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The student news site of Amador Valley High School


The student news site of Amador Valley High School


The student news site of Amador Valley High School


Advanced Computer Science class applies hardware to daily life

Yatin Bayya
One of the projects was building an RFID Attendance System, where students can tap their RFID ID card to mark themselves as present in an attendance system.

In the first year of the all-new Advanced Computer class, students build hardware projects that are useful to the real world, gaining hands-on experience working on both the software and hardware fronts.

With Career Technical Education (CTE) grants from the school district, the school ordered Raspberry Pi kits, low-cost computers intended to be customized and modified with additional components and sensors.

“There is a lot of problem-solving that goes on. Not all the steps are up to date, and you need to go back and figure out what the correct [software] packages are. Definitely, there is the problem-solving piece, but more just creativity and giving students new ideas without [them] feeling limited,” said Advanced Computer Science Teacher Kevin Kiyoi.

Along with the development, students must also create an abstract of what the project hopes to accomplish. And to go with that, they must write a documentation guide for people who want to recreate the device.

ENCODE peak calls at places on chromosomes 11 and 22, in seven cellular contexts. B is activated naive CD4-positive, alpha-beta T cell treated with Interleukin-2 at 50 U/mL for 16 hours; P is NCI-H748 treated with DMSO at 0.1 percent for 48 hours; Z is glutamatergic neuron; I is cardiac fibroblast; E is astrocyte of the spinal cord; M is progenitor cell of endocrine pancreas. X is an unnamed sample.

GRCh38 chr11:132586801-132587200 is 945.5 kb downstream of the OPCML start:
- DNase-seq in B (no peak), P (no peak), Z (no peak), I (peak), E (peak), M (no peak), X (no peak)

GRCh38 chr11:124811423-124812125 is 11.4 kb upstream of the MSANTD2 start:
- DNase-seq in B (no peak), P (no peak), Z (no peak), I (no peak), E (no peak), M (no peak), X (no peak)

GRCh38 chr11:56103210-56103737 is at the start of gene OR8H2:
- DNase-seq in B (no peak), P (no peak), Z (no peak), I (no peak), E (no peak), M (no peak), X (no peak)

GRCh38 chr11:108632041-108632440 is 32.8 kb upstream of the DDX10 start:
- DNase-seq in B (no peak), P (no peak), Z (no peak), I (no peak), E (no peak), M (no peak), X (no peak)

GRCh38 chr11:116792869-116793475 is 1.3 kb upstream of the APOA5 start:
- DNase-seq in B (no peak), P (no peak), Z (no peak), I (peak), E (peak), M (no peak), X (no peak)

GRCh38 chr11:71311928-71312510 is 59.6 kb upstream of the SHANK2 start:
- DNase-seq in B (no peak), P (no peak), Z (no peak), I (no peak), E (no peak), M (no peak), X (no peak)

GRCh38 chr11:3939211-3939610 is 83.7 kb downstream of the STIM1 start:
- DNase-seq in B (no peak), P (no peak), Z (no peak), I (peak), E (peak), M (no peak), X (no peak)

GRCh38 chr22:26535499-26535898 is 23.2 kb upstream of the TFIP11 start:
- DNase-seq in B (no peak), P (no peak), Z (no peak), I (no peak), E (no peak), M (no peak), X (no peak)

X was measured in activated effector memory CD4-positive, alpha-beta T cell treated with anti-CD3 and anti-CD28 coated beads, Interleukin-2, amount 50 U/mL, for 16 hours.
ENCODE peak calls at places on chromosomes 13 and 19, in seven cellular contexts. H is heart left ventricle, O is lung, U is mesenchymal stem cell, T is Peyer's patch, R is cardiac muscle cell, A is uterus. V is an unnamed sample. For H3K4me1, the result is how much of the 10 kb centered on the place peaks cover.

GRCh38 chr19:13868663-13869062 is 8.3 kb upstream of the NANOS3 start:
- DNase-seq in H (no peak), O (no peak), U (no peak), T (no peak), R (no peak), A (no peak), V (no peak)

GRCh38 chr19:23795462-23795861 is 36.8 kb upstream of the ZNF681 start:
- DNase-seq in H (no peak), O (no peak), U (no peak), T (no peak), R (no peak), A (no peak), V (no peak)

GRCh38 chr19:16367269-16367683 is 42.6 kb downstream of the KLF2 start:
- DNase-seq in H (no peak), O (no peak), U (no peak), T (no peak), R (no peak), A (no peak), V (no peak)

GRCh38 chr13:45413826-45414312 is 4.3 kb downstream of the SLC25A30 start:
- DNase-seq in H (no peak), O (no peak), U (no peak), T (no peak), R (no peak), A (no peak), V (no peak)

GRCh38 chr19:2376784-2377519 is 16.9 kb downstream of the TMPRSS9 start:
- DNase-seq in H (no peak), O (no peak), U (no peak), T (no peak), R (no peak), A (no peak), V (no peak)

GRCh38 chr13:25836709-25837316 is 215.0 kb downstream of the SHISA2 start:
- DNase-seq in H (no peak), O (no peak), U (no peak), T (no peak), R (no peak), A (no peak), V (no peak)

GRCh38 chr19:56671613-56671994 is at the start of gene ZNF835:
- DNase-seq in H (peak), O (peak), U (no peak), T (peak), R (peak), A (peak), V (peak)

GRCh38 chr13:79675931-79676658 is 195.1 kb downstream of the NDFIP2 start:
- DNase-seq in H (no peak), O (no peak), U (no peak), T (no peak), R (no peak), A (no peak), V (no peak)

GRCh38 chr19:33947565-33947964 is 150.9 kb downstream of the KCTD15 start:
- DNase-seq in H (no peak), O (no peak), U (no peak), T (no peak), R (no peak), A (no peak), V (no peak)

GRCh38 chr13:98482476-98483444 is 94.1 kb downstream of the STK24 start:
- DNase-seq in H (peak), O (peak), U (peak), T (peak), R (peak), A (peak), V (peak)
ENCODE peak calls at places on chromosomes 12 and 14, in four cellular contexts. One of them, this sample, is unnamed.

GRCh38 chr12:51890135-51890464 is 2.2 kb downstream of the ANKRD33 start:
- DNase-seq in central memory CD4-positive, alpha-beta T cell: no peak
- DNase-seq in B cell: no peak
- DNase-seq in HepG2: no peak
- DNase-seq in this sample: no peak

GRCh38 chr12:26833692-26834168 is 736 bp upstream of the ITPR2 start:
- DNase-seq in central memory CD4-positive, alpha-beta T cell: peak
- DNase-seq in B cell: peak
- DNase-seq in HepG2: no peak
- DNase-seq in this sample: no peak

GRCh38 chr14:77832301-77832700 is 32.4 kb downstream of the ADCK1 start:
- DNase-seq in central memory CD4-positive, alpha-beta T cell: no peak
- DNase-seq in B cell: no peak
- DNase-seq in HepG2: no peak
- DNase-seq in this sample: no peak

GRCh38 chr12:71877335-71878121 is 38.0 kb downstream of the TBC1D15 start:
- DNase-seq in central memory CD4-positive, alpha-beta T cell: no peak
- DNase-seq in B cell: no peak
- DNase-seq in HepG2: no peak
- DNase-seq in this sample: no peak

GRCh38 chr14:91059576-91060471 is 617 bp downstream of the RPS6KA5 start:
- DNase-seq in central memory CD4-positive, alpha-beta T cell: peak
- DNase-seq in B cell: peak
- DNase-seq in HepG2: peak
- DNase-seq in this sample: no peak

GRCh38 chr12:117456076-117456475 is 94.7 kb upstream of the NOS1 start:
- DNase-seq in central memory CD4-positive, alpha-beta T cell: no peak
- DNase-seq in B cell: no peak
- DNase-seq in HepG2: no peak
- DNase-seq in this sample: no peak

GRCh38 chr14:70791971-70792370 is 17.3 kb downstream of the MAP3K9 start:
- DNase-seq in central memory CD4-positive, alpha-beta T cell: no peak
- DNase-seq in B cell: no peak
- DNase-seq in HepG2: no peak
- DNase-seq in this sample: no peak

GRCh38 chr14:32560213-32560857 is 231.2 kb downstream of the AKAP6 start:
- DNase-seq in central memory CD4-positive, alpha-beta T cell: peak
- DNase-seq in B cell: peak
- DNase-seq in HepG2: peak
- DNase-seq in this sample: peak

“This is going to be important in the tech sector. One day, when you create something new, you are going to allow other people to try this project, too. So you need to have all the steps and procedures correct and clear,” said Kiyoi.

Students chose from a catalog of different hardware devices, all of which utilized the kit’s different parts and sensors. However, they must first propose a practical use for their project in their documentation.

“The application for [my project] in the future is probably self-driving cars because the cars could discern if it’s a safe distance from other objects and cars. I really enjoyed how we are learning new things that not a lot of us in the class have done,” said Advanced CS student Kalyan Archakam (‘24).

The focus of the class is more than simply learning how to create technology for the modern world. It’s also considering how it impacts society. Throughout the week, students discussed the dangers, benefits, and potential solutions of new technology such as AI.

“What I enjoyed about the class is learning the social implications of using things like AI and all these materials. It’s interesting because we need to learn how it affects us on a daily basis and not just the hardware aspect of it,” said Archakam.

Focusing more on networking devices, the Cybersecurity class will soon start projects with this. They use such projects to expose students to the contemporary and practical skills they may employ in their careers. 

“Previously, I had only really been working on software projects but this experience has really opened up the door. It makes me consider possibly getting into hardware engineering too,” said Advanced CS student Shlok Sharma (‘25).

The Advanced Computer Science class aims to help students experience a variety of modern fields of technology. This specific Raspberry Pi project is only the beginning of a series of more projects to come.  

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